9. Cool I hope to get a check for a few cents because I was an HTC and Sprint user.

  10. I’m glad this is happening. I’m an HTC & Sprint user and regardless of whether they are actually accessing the information or not is irrelevant. They shouldn’t be able to have the ability.

  11. A penny for every violation.  Including each. And every. Single. L e t t e r  t y p e d.  Carrier IQ should not have been able to profit off of spying.

  12. It’s funny how this all blew up in their faces right after they tried to sue TrevE and make him apologize. That just sped the process right up.

    1. Trev: Hey guys I think I found something weird in the phones

      People: Keep looking into it! Carrier IQ: *Shit their onto us!* NO! STOP LOOKING DOUCHE, LAWSUIT, say your sorry! *That should shut him up!* Trev: ……. I really did find something didn’t I? EFF get these A-holes off me while I look into this. Carrier IQ: Damn! How did that backfire?

    2. I guarantee there is a battle in the board room trying to figure out who to blame.

      But I wonder, what would have happened if CIQ went the the usual way and just said, “hey Trev, how would you like 5 million bucks, a window office, and you work for us–make your own schedule, we don’t care.”

      I bet the next company on the spy roster will go that route.

  13. I’m really starting to come around on this.  When I saw the video – it was pretty damning.  However the video didn’t show the data it captured actually being transmitted.  

    Capturing keystrokes and events is part of any operating system.  Hell – hook into the Windows Event API and you’ll see it working on your own PC.

    The truth of what is really going on is still not clear – and until it is, I feel that a lot of people are jumping overboard here.

    1. The data they are collecting IS being transmitted.  Read their (Carrier IQ’s) November 16th Media Alert.  The question is how much of this data is being transmitted, and how it’s being used by the carriers (that’s how it’s being used, NOT what the carriers are using it for).

      And to clarify, the Windows API _responds_ to keystrokes, where as CarrierIQ _captures_ keystrokes intended for use by another application. Each action you perform is like mailing a letter. The OS is the mail man, the application in focus is the recipient, and CarrierIQ is the wierdo that reads other people’s mail.

      1. You imply that you know that ALL the data that was shown during the video was being transmitted to Carrier IQ.  What we were watching was debug information, not information crossing the wire.  To truly know what was being sent and where it was going you would need to watch the data on the wire; not the silly debug console.

        With that being said, having that information dumped to a debug log in a production environment in inexcusable.  It appears that they left their troubleshooting code in the production release.

        1. I never claimed knowledge that they were sending ALL data
          shown on the video.  Please re-read my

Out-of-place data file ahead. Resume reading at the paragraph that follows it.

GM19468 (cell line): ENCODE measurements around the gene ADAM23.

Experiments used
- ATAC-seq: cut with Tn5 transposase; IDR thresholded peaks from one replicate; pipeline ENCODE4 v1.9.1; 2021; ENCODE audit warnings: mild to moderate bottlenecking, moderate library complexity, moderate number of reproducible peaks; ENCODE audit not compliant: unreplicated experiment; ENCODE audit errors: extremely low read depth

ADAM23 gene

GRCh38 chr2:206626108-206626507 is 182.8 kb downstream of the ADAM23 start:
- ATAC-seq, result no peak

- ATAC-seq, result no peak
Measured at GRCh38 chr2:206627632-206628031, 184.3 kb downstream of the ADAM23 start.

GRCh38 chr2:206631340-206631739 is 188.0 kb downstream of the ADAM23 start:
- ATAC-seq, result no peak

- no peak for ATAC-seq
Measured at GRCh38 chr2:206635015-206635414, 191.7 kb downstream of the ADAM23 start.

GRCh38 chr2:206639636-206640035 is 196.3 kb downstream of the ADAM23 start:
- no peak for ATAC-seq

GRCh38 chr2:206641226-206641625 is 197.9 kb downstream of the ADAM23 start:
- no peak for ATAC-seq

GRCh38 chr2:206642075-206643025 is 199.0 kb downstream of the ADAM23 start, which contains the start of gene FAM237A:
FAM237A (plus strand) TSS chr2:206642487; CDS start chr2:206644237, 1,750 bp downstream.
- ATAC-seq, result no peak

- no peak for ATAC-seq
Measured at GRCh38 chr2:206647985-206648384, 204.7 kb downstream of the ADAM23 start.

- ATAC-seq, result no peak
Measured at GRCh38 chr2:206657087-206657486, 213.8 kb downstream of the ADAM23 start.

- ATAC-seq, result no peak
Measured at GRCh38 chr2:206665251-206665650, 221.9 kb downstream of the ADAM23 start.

post – second sentence.  What is
          perfectly clear to me, based upon their own media alert, is that the program captures information and is sending it along.  What’s not clear is exactly what they are sending.


          Yes, to know what is being sent you could use a packet
          sniffer, but that doesn’t necessarily reveal where the data ends up or exactly
          what it’s used for (the lawsuit discovery phase should bring that to light). 


          There are legitimate (albeit potentially legally
          questionable) technical rationale for debugging logs, and technical benefits to
          ensuring that the logger is up and running as much as possible.  But the obscurity of the applications
          presence, lack of transparency and the he-said she-said finger pointing and
          posturing has me suspicious that this is more than misplaced troubleshooting
          code.  Carriers say they are using the
          data to improve their network, but that could mean almost anything, from
          technical improvements to more effective monetization of their customer base.  IOW whether or not this is debug information
          as you suggest depends on where it goes and what it’s used for. 

  14. Why are they suing HTC and Samsung? I believe this only an issue in America, where everything is controlled by the telcos. You do realise if this was never put on the phones, the carriers would not stock HTC and Samsung devices

    1. Its not on my Galaxy S II.  T-Mobile stocks it.

      Or is it? One program showed nothing but then the VooDoo test shows a 270 score??

  15. How we know that software is there by carrier or maker?
    Shouldn´t the law suit include carriers like Sprint?

  16. well they get what they deserve. being shady and doing things dirty i hope they go under. carrier iq that is.

    and htc and samsung are stupid for using that. 

  17. I hope they get nailed to the wall!

    1. guilty until proven innocent?

      1. Of course. This is America after all.

        1. Preponderance of evidence is the standard in a civil case. 

  18. That’s the cost of doing business for them. The data they’ve gotten is more profitable than the fines they’ll pay, if any. And guess who pays for it? We do. And going forward they’ll put the info in our big multi-page contracts and we’ll stupidly sign right off on it.